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Originally posted by Wrabbit2000
reply to post by AussieDingus
You make good points and in a perfect world, sure...all those inventions would have come about at some point without the colossal efforts of war or Space exploration. Let's drop war out of it, as you say, this isn't the place at all.
In a realistic world, I don't think the inventions come at near the rate or quality for their own sake. It requires the enormous efforts so far beyond the level of those 'small' things invented along the way to fill needs, IMO.
If someone had set out solely to invent a product like velcro, I'm sure it would have been different if invented at all. Surely, more commercial somehow. As it was though, they needed a sticky surface that wasn't sticky. Small problem with a huge gap to solve and society is changed forever because of a "little" problem to their thinking.
Again, if NASA was a drain of hundreds of billions for what we get back from it, I'd feel a little burned on the money too. As it is though, 18 Billion is what I believe I saw for 2013. That's nothing in federal terms and while budgets run a few trillion a year. I'd say the 18 billion is just about paid for in JUST the spin off tech that isn't charged at full patent rates and marketed as some miracle invention of a private Corp. All that, AND it keeps workers at the NASA facilities...not to mention, literally, entire sub-industries employed just to support them.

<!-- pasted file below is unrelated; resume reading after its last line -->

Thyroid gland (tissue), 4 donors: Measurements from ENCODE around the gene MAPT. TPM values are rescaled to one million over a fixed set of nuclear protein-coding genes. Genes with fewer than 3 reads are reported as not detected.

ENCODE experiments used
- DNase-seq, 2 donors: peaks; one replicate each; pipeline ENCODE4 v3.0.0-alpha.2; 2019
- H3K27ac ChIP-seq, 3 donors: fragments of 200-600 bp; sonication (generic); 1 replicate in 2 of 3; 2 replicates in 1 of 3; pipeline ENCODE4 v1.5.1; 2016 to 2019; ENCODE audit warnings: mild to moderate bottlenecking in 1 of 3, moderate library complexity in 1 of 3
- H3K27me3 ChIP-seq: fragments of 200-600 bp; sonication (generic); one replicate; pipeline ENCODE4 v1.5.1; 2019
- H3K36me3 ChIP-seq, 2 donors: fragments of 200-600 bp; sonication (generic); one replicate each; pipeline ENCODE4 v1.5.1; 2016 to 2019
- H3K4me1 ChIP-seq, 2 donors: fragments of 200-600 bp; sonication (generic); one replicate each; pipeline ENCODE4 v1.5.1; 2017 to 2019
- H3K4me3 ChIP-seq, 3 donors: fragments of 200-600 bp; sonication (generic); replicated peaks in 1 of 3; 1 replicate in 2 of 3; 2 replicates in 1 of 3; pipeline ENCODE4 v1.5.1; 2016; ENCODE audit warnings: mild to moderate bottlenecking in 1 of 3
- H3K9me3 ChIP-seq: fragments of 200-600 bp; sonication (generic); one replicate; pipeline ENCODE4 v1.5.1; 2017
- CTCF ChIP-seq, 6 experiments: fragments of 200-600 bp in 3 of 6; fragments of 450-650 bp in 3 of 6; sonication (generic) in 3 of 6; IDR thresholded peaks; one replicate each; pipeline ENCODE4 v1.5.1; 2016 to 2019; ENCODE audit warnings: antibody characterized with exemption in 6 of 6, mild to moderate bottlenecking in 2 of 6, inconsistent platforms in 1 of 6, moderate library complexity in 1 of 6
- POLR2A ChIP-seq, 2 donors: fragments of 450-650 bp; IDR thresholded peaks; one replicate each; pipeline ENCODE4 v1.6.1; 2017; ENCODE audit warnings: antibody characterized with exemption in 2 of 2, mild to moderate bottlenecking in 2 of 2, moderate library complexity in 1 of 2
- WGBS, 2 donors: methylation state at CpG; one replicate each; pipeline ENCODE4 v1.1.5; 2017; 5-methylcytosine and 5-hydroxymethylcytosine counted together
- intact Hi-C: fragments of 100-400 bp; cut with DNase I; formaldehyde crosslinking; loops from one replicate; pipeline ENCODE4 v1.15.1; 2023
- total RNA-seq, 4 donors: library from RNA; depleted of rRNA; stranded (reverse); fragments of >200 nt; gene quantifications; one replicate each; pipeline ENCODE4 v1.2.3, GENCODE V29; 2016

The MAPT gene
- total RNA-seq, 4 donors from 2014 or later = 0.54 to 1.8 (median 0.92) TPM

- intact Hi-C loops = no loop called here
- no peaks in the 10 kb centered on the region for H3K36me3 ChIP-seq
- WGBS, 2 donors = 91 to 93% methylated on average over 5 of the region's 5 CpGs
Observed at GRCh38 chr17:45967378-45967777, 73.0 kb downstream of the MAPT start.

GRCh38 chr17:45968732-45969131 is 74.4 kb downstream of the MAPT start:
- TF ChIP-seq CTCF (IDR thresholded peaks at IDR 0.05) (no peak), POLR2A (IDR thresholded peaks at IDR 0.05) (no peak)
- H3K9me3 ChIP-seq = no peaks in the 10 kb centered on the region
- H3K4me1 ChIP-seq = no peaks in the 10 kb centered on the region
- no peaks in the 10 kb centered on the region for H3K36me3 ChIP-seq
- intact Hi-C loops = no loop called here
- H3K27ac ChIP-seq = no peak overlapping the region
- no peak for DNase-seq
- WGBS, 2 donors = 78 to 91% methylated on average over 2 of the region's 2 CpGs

What was the last Government agency you could honestly say (outside of the Pentagon) caused more people to be employed outside the agency than work IN it? Not too bad a deal, since we're spending on a little of everything anyway these days.
Originally posted by badgerprints
reply to post by boncho
After all of your points it still comes down to my original point.
It's a publicity stunt.
Originally posted by DarkKnight21
reply to post by Just Chris
8 million isn't really a whole lot relative to the entire population of 7 billion, 1/3 of which have internet access according to this source.
I'll let you do the math
Originally posted by Just Chris
...the majority of users that have access to the Internet were probably unaware the event was taking place, perhaps due to lack of media exposure in their area.
Originally posted by rickymouse
reply to post by DarkKnight21
I hate to burst your bubble but sixty years ago, half the people didn't care about space exploration either. You can't sell an expensive unnecessary program to people so easily.